Finding a job is a difficult task for anyone, but when you add a disability into the mix, things get even harder. The unemployment rate for Americans with disabilities is at a whopping 75 percent. There are several factors affecting this statistic, but fear of losing benefits and accessibility top the list.
When I graduated from college, I faced these same fears, but figured I would move to the big city, find a job, and live happily ever after. It has been six months now, and that fairytale is still eluding me. There are many things I have learned on this journey to employment, and I’d like to share them with you.
In the recent past, a person would lose their disability benefits as soon as they landed a job. This meant no funding for attendant care, medical equipment, or medical care unless it was compensated by the employer via insurance, and for many this was not an option. Times are changing, however, and our government is passing legislation that allows us to maintain some if not all of our benefits after employment.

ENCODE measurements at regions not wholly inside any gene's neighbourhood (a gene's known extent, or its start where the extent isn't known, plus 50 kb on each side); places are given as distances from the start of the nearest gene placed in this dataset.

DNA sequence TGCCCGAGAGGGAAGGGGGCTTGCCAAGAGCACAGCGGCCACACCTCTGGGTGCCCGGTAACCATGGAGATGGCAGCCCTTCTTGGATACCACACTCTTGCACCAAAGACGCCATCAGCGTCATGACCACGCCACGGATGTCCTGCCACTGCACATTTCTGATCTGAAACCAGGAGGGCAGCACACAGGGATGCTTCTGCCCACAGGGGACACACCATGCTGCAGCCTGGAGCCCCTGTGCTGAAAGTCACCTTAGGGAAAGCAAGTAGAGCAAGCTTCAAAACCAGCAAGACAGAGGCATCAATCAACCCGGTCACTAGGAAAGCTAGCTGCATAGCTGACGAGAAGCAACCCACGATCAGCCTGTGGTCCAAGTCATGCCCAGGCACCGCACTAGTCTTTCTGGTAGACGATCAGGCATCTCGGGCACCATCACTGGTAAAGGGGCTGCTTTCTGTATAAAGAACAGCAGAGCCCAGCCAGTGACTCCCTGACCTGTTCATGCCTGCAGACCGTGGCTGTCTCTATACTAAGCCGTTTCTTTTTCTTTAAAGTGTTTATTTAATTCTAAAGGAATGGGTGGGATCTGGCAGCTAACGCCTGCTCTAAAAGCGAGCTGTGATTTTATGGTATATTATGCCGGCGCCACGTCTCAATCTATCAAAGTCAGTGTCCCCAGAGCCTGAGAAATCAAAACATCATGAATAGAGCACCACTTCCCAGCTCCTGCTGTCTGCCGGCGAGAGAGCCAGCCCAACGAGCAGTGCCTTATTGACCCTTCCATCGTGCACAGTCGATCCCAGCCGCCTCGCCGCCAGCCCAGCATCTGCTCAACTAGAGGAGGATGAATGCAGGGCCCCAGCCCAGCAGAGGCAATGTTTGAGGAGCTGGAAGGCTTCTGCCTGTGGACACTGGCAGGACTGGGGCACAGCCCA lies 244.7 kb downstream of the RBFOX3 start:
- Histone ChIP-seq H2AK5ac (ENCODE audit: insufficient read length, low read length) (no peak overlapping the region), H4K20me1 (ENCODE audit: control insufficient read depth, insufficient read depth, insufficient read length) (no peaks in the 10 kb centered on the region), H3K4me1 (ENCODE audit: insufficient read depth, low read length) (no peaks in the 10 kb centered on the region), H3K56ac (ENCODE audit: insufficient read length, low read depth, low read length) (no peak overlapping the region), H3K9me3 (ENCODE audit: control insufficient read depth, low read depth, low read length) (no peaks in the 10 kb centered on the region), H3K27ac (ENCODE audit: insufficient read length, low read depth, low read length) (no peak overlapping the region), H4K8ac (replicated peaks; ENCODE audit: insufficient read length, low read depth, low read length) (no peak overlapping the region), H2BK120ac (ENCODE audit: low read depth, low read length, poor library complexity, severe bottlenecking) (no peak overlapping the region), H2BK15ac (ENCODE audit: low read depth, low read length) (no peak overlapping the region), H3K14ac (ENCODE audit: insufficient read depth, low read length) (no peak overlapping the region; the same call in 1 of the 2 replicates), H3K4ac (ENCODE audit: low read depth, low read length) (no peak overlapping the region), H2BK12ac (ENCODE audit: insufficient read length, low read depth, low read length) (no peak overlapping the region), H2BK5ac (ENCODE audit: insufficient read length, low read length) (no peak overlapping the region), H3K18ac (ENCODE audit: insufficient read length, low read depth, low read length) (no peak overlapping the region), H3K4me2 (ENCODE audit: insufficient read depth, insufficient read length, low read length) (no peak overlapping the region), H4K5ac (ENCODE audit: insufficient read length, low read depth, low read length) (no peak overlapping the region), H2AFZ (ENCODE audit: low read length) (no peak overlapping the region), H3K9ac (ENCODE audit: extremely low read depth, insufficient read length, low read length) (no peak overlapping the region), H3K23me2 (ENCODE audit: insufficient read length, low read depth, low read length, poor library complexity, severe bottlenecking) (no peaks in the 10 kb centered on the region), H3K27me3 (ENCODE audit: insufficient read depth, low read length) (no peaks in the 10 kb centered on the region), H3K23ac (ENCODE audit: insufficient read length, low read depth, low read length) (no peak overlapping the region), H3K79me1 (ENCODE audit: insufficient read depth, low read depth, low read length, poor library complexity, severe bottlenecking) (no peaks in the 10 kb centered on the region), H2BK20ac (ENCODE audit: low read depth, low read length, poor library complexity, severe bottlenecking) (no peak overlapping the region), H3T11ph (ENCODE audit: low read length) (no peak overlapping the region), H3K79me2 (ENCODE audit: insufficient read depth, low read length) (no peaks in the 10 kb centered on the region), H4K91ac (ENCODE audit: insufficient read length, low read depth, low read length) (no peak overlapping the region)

The Ticket to Work and Work Incentives Improvement Act allows people with disabilities to start receiving or to retain Medicare health coverage when they take paying jobs. Each case is different, however, so it would be wise to check out the Social Security Administration’s website before you took a job offer.
Once you have cut through all the red tape, actually finding the right job can be a challenge. You have to take into account things like transportation, work environment, and the job duties. Many towns have public transportation or special transit to get you to and from work, and work environments are more accessible thanks to the ADA, but it is up to you to make sure you can perform the job duties (with reasonable accommodations). Read job descriptions and make sure they match your abilities, if they don’t, research accommodations and alternative ways of accomplishing the tasks.
There are many different places to look for jobs. Classified ads are good, but the descriptions are often short and lack vital information. Word of mouth and networking are good too, but if you don’t know the right people, then you won’t get far. The Internet is a great resource because your search can be more defined. There are also several sites specifically for disabled people seeking employment. Check out the related links to the right.
So in this adventure, remember to accentuate the positive. Focus on you and not your disability. If employment is a goal in your life, I urge you to seek it.